#UNGA70 - A transformation in health debates

Thursday 24 September 2015

Lantana, 29 and Shamisa, 1, Gazaoua clinic, Niger / Photographer, Jonathan Hyams

On Saturday, here in New York during the UN General Assembly, I’ve been invited to convene an unusually high level panel. It’s not often that you get the Chancellor of Germany, the Prime Minister of Norway, the President of Ghana, the President of Liberia, and the heads of the World Health Organisation, the Global Fund and Gavi - plus Bill Gates – sitting down in the same room for one purpose.

Even more unusual is the topic: how to build strong health systems in order to achieve Universal Health Coverage. This is more typically the focus of think-tank roundtables than of heads of state and government – an issue that is often dismissed either as poorly defined, or too ambitious to implement.

The global health agenda has often suffered from fragmentation, and a silo approach to particular diseases and interventions. For a long time, HIV dominated political and policy attention, and the international community set up the Global Fund to Fight AIDS, TB & Malaria. More recently there have been major pushes on family planning, and immunisation. All of these are vitally important challenges, and it’s right that energy has focused on the tools, medicines and procedures needed to tackle them.

However, the risk is that these tools cannot get to the people who need them unless there is a health system which can reach everyone, regardless of who they are, or where they live. This weekend, governments are adopting a new framework for ending poverty and protecting the planet, the Sustainable Development Goals. Alongside SDG targets to end preventable child and maternal deaths, tackle non-communicable diseases and ensure access to immunization, and sexual & reproductive health services, target 3.8  - establishing Universal Health Coverage with financial risk protection – may turn out to be among the most transformative. For many of us, being in reach of a doctor, nurse or midwife and getting the care we need is something taken for granted. But for hundreds of millions of children and their families, essential health care is often an unaffordable or inaccessible luxury.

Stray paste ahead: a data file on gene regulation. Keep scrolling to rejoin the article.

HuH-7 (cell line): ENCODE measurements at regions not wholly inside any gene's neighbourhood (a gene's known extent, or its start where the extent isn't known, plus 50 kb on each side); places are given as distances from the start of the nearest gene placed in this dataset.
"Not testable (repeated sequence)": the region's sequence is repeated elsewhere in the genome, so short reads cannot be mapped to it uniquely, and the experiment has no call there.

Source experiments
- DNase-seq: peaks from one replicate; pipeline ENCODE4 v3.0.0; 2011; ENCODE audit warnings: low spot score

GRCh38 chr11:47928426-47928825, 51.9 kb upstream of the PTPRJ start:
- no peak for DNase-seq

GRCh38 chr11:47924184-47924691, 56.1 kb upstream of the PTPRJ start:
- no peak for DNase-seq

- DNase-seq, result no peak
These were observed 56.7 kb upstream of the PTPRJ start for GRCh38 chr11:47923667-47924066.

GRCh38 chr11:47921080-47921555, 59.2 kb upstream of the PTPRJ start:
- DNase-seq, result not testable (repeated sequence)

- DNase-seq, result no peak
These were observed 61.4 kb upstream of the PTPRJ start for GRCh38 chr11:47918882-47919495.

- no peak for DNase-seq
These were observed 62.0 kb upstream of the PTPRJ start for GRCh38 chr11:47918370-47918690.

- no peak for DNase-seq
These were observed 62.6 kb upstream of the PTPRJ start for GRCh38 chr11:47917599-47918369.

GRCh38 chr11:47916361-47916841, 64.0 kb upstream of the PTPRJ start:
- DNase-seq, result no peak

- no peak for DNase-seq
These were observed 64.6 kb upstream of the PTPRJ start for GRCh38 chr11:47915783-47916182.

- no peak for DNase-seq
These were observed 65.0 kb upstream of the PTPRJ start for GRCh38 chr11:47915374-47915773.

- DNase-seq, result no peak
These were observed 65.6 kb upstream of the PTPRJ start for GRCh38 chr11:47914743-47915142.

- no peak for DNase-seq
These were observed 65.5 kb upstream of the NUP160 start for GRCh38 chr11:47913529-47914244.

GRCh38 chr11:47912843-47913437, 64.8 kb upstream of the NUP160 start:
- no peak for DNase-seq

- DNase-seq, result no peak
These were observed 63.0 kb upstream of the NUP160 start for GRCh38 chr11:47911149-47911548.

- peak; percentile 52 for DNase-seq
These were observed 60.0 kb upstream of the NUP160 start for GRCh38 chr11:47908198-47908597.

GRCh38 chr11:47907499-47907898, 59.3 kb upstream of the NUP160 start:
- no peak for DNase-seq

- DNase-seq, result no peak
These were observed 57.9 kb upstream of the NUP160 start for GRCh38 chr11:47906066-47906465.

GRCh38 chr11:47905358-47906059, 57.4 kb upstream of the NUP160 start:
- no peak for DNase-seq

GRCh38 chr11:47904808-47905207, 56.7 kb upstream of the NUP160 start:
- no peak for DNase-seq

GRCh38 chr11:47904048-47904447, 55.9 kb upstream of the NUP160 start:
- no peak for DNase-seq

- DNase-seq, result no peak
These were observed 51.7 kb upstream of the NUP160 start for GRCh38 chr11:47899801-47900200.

During the Ebola crisis, we saw that underfunded, fragmented and understaffed health services can be quickly overwhelmed, and allow an outbreak to escalate into an epidemic. This spurred Chancellor Merkel to put health systems for all on the G7 agenda in Germany, and it will be good to see the commitment they make towards meeting this challenge. Fifteen years of supporting health projects convinced Bill Gates that he had to give his backing to health systems which can deliver essential primary care services for all. At the meeting, the Bill & Melinda Gates Foundation, in partnership with the World Bank and WHO, are launching the Primary Health Care Performance Initiative, a tool to allow us to gauge the extent to which countries are achieving health care access for their populations.

These are valuable initiatives, and have created a new buzz and energy around the global health agenda. But their greatest value may be the global impetus it gives governments to take on the challenge of healthcare for all.

Universal Health Coverage has been criticised as unaffordable and unrealistic. But we have to ask ourselves what the cost is of continuing to allow millions of people to live without essential health care. If we’re serious about ending preventable deaths, and increasing people’s ability to lead healthy lives, we have no choice but to invest in a future where everyone’s right to essential health care is realised.

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